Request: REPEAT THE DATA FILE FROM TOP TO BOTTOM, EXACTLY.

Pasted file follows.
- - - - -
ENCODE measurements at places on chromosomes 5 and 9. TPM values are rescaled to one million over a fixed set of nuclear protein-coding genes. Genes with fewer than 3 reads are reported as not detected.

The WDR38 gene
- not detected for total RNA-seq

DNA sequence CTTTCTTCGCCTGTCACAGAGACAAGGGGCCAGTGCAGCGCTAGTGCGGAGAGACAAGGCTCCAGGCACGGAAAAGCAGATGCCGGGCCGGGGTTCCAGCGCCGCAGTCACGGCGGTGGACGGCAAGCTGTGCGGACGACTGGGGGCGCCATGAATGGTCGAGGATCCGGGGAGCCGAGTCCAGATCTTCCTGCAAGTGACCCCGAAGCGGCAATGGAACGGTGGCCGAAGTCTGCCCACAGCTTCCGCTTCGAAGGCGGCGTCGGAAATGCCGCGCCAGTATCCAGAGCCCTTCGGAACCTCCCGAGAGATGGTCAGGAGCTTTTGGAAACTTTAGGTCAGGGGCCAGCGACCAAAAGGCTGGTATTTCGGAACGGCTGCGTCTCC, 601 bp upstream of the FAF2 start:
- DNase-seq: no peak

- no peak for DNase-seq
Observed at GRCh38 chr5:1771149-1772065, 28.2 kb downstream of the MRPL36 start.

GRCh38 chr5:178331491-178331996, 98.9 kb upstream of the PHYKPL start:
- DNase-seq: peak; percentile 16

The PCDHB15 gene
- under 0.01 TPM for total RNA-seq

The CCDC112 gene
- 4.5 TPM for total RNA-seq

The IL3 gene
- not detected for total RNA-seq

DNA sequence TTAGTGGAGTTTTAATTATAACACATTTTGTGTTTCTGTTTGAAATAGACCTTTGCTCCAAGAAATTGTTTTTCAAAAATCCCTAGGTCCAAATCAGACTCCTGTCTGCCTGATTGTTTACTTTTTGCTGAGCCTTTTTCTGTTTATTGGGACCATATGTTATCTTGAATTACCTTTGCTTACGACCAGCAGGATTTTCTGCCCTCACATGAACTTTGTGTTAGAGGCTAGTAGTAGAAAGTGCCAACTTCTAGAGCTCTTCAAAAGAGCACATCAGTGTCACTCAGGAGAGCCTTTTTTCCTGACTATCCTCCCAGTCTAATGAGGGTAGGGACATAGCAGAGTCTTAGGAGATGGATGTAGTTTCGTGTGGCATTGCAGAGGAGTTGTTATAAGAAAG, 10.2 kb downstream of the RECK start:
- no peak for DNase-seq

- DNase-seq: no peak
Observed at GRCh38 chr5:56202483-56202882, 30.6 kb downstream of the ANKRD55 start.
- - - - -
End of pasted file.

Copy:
ENCODE measurements at places on chromosomes 5 and 9. TPM values are rescaled to one million over a fixed set of nuclear protein-coding genes. Genes with fewer than 3 reads are reported as not detected.

The WDR38 gene
- not detected for total RNA-seq

DNA sequence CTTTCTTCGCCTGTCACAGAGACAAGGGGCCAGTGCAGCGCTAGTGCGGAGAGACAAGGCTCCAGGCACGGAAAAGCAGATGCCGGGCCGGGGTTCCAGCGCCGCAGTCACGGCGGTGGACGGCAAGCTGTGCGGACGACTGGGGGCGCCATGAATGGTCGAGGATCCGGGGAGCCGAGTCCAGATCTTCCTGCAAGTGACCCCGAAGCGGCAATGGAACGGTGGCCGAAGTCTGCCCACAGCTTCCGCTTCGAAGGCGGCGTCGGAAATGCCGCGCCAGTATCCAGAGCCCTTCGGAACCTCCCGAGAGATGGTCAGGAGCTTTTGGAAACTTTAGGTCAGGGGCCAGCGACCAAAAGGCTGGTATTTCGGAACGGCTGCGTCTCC, 601 bp upstream of the FAF2 start:
- DNase-seq: no peak

- no peak for DNase-seq
Observed at GRCh38 chr5:1771149-1772065, 28.2 kb downstream of the MRPL36 start.

GRCh38 chr5:178331491-178331996, 98.9 kb upstream of the PHYKPL start:
- DNase-seq: peak; percentile 16

The PCDHB15 gene
- under 0.01 TPM for total RNA-seq

The CCDC112 gene
- 4.5 TPM for total RNA-seq

The IL3 gene
- not detected for total RNA-seq

DNA sequence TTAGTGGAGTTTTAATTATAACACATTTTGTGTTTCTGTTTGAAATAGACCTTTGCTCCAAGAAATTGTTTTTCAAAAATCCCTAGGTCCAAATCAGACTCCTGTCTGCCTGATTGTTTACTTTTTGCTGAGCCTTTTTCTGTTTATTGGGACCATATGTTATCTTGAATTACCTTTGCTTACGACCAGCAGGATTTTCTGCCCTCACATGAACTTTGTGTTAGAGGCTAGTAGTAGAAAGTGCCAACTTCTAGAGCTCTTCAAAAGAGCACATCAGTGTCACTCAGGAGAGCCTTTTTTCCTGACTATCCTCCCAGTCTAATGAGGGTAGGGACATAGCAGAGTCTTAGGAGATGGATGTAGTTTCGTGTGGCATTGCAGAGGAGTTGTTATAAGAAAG, 10.2 kb downstream of the RECK start:
- no peak for DNase-seq

- DNase-seq: no peak
Observed at GRCh38 chr5:56202483-56202882, 30.6 kb downstream of the ANKRD55 start.